Why Green Cardamom Is So Expensive
Narrator: Green cardamom is one of the most expensive spices in the world. Just one kilogram of it can sell for $90. But getting that little bit of green cardamom requires a lot of work. Harvesters need to collect 6 kilograms of these small raw pods by hand to produce just one kilogram of the spice. So why is it so hard to grow green cardamom? And is that what makes it so expensive?
Known as the “queen of spices,” cardamom comes from small oval-shaped fruits called pods, which contain several black seeds inside. Those seeds are what give green cardamom its uniquely citrusy, sweet flavor and aroma. The green cardamom plant grows in select regions around the world, but it especially thrives in India’s Idukki district, where Raja’s family has grown the spice for 30 years.
After cardamom is planted, farmers must wait three years for the plants to mature. When that waiting period is finally over, workers have most of the year, from July to next February, to harvest. While that’s a long harvesting period, not all of the pods can be harvested at the same time. And knowing precisely when to harvest is a job for highly-skilled workers.
Raja: We should monitor the fields closely and pluck the pods during the right time. If we don’t pluck it, it will go to waste, and if we pluck it early, it will be raw and not aromatic and won’t sell in the market. All of the pods can’t be picked. There are women who know how to harvest the pods. There will be five pods. Out of the these five, they will take the first two out; the first one that comes easily is the fruit. The next one is the raw pod. The third one is the grain.
Narrator: To do the job right, harvesters train for six months alongside experienced farmers. This is when they learn to decipher a ripe fruit that can be picked versus a raw pod that is not yet ready to harvest.
Raja: The fruit will not be easily identifiable, as the fruit and the raw pod will look green in colour.
Narrator: In the end, the plant doesn’t yield much. Farmers harvest a maximum of 10 pods, on average, from each plant. That number of pods produces only about 1.5 teaspoons of ground cardamom. But harvesting is just the beginning. Only after the pods are dried will they look like the green cardamom sold in stores. You can buy cardamom pods, just the black seeds, or ground cardamom, which are the seeds in powdered form.
All of the pods head to a separate location to dry for about 18 hours within a day or so after harvesting. Any delay will cause the pods to decay and lose flavor. Drying also preserves the spice’s green color – a factor that directly impacts how valuable a pod will be and what it will be used for.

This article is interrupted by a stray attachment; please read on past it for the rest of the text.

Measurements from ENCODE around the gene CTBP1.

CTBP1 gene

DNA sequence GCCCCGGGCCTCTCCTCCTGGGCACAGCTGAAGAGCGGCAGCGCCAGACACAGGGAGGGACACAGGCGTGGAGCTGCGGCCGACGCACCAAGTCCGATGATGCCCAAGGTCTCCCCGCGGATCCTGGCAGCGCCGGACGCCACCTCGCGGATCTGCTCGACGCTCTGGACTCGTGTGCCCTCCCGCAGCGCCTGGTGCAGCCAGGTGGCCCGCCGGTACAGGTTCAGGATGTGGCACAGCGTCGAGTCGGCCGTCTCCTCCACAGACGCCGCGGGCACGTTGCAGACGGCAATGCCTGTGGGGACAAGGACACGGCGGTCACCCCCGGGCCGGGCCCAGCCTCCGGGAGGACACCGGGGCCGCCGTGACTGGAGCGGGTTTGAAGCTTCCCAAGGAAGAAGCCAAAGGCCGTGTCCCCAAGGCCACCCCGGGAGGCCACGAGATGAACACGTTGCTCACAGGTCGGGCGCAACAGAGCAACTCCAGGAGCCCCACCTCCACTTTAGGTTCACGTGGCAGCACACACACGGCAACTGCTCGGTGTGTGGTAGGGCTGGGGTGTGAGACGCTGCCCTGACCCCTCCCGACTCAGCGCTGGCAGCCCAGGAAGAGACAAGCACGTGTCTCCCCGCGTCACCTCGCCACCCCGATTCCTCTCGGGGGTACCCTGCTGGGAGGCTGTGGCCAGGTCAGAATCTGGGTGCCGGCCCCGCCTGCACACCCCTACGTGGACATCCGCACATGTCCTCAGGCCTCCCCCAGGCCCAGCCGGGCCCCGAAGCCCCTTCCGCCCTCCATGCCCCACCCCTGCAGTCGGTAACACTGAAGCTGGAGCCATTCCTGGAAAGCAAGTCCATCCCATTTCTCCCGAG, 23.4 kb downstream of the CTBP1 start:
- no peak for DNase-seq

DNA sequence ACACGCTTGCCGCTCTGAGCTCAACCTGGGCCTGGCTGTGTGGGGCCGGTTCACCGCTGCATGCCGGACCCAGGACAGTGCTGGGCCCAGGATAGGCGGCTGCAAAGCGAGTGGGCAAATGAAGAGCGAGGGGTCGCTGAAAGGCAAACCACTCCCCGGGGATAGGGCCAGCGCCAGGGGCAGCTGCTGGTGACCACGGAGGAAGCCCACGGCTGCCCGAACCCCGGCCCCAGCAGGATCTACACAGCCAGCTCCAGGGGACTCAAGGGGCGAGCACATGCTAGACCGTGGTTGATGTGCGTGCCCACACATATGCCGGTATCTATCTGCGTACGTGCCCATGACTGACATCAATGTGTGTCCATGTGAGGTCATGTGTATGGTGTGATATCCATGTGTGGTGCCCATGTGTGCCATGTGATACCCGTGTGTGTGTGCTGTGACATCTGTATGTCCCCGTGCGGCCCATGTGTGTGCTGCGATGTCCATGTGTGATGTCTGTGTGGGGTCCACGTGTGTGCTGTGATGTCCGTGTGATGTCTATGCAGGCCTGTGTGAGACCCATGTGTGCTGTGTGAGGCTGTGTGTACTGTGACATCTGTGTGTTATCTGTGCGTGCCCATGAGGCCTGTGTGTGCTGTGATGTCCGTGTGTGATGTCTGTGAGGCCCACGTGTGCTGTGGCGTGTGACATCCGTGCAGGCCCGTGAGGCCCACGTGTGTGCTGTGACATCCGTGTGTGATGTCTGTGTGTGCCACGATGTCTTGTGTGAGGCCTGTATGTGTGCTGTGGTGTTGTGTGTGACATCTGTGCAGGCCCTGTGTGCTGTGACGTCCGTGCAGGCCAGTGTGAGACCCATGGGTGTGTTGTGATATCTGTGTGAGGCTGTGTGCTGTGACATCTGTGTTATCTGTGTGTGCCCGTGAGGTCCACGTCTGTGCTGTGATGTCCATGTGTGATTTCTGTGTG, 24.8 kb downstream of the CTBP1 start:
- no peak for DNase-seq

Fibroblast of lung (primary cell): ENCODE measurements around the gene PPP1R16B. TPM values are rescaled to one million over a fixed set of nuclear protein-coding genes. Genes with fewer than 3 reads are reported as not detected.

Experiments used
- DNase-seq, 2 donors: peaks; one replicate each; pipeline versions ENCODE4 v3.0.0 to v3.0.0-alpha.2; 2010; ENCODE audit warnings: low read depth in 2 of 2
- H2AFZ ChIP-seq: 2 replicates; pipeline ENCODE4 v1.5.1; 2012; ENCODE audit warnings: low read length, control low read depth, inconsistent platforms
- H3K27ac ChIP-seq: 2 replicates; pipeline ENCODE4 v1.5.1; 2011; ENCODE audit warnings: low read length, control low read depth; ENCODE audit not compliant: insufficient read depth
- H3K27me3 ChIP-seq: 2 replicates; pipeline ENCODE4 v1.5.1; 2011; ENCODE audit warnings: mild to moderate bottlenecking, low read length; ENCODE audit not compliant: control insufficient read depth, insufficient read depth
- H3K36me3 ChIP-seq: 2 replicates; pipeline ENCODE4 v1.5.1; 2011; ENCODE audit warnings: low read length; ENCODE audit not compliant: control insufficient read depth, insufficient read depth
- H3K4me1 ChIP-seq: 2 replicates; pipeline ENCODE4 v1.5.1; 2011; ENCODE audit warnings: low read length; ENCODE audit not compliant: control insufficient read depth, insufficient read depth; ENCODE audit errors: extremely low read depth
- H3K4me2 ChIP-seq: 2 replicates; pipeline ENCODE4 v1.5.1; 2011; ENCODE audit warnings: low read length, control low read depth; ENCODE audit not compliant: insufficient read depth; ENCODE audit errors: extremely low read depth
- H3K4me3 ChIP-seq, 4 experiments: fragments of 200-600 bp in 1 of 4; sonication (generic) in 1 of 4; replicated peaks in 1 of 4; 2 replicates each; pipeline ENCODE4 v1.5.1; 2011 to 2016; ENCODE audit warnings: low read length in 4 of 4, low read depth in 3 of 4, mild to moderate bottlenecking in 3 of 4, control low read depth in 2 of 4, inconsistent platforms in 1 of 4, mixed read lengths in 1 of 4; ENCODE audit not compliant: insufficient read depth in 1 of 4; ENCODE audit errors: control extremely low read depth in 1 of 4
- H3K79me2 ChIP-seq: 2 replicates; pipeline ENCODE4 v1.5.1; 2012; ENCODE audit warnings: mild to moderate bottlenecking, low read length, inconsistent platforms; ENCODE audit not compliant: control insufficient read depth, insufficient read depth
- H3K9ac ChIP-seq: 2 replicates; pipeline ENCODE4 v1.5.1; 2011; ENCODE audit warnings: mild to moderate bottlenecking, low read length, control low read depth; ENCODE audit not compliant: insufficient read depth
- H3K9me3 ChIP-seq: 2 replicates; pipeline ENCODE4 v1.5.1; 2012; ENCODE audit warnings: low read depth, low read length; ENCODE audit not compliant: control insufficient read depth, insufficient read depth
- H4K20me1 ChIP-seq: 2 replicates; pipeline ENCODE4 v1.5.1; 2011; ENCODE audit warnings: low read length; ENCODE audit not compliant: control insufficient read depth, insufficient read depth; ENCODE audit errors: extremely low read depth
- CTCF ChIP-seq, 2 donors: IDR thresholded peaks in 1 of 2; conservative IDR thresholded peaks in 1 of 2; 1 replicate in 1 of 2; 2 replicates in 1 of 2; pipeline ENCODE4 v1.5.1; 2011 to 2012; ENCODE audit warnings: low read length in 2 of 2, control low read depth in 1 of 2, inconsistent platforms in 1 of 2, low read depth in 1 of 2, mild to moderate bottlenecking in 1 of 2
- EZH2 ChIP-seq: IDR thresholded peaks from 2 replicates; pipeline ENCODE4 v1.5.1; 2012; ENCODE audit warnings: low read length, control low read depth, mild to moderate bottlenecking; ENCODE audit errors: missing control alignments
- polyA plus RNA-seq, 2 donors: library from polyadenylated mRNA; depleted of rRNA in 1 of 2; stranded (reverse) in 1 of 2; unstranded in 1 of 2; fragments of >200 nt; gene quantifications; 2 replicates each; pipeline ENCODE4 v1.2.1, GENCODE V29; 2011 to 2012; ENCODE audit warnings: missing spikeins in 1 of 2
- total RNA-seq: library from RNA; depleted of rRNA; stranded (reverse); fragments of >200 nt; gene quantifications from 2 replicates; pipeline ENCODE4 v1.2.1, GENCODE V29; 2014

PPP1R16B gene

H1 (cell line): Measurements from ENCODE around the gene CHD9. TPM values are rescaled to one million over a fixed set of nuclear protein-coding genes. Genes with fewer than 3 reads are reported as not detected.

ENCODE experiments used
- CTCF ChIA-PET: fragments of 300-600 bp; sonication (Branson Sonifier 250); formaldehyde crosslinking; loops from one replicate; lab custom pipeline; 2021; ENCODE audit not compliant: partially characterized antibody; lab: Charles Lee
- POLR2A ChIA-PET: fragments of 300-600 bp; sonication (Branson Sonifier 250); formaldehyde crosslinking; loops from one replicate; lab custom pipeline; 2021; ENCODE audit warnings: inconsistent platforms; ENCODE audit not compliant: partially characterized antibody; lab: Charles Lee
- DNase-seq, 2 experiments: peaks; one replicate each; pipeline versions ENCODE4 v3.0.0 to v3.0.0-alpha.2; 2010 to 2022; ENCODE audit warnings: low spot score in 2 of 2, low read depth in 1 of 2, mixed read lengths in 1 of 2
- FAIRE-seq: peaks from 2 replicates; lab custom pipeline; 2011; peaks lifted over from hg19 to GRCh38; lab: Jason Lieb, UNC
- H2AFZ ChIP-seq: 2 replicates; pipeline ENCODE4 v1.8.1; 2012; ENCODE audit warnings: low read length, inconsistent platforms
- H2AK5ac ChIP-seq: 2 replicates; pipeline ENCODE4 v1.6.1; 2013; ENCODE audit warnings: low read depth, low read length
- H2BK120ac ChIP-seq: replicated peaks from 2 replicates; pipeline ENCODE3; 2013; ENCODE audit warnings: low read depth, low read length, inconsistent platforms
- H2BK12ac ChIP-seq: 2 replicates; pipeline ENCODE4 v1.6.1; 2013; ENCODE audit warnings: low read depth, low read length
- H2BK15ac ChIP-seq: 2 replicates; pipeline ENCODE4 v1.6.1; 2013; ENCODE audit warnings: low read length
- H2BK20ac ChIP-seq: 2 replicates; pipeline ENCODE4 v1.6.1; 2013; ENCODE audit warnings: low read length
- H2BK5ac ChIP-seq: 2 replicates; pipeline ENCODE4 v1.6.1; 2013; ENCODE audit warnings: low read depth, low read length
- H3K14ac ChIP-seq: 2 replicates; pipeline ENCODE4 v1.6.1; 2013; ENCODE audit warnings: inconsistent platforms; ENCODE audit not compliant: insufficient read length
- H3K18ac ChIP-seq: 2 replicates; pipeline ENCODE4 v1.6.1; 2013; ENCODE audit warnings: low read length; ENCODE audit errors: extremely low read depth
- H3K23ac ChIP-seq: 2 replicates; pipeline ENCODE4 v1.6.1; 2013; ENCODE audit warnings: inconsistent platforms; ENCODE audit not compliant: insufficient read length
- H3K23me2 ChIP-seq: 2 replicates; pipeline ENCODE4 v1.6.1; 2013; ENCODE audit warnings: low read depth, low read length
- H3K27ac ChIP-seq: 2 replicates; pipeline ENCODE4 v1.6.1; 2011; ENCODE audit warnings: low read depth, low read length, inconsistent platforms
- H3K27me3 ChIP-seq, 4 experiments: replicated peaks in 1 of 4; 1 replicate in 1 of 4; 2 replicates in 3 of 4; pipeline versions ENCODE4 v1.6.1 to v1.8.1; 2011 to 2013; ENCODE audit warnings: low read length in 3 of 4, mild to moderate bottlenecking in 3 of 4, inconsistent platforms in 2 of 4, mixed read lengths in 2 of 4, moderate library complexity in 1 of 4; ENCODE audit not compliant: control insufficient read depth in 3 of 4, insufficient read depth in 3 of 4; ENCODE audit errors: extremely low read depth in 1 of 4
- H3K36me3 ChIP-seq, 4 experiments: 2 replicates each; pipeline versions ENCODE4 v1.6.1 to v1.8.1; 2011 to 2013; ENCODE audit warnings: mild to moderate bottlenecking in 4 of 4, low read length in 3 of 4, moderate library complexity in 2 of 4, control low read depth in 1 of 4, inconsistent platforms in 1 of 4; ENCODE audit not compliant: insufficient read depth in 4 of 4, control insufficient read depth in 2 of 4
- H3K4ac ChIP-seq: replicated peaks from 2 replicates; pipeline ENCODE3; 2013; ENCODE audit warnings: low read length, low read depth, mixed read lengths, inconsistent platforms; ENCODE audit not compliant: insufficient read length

Biju: Only if the hot air is carried out continuously without any interference will we get cardamon pods with good color.
Narrator: From here, the pods are cleaned and sorted. Workers use their hands to push and separate the smaller, lower-quality pods through the holes. Each pod is then graded based on its size, weight, and color. Highly-valued pods are bigger, greener, and full of seeds. Out of all the cardamom Raja harvests, the majority won’t be worth very much. In fact, only a sixth will qualify as good-quality, marketable cardamom.
Alagesan: This cardamon is first quality. It is 8 millimeters. This is expert quality, and it has a lot of seeds. This is 1,600 Indian rupees [$21.32] according to today’s market standards.
Narrator: Some exported whole green cardamom pods from other producers can be even costlier, retailing for over four times the price, at $90 per kilogram. The company’s lowest grade costs 900 Indian rupees, or about $12, per kilogram and can be sold as ground cardamom. Pods with any sign of discoloration or rot aren’t marketable and will therefore be rejected.
Alagesan: Since this pod has overripened and burst, this pod is rejected. Since this has rotted while growing in the plant, it doesn’t have anything inside it.
Narrator: But this whole process could be totally disrupted by changes in weather. If there’s too much rain, the pods will rot. If there’s not enough, they’ll burn out from the sun. More recently, the world’s climate crisis and unpredictable weather in India’s Idukki district specifically have hurt supplies of green cardamom. The district makes up at least a sixth of global production and roughly three-quarters of India’s green cardamom production. But its supply took a hit in recent years, as harsh weather and rains ruined farmers’ crops. This drove up the prices of cardamom in 2019, but didn’t necessarily benefit small farmers.
In order to make a huge profit, farmers need a large inventory. And when cardamom is sold in small amounts by small farmers, most of the payment is used to cover the cost of production only. Raja spends about 15,000 Indian rupees, or about $200, per acre just on fertilizer. That’s between 10% and 15% of the total profits he’ll make off that acre. And those profits often don’t cover the total Raja must spend on production.
Raja: We have incurred losses. Because of storms, floods, and rains, the trees have fallen down. If such a scenario happens, we’ll have to put money out of our pockets and restore the plants. We spent money out of our pockets and pay the laborers and for medicines and fertilizers. Only if all the conditions are favorable can we make profits.
Narrator: All this considered, the global cardamom market is expected to grow by about $169 million between 2021 and 2025. This is good for the industry, but could present a challenge for farmers unable to meet demand as the climate crisis continues to threaten the supply of this coveted spice.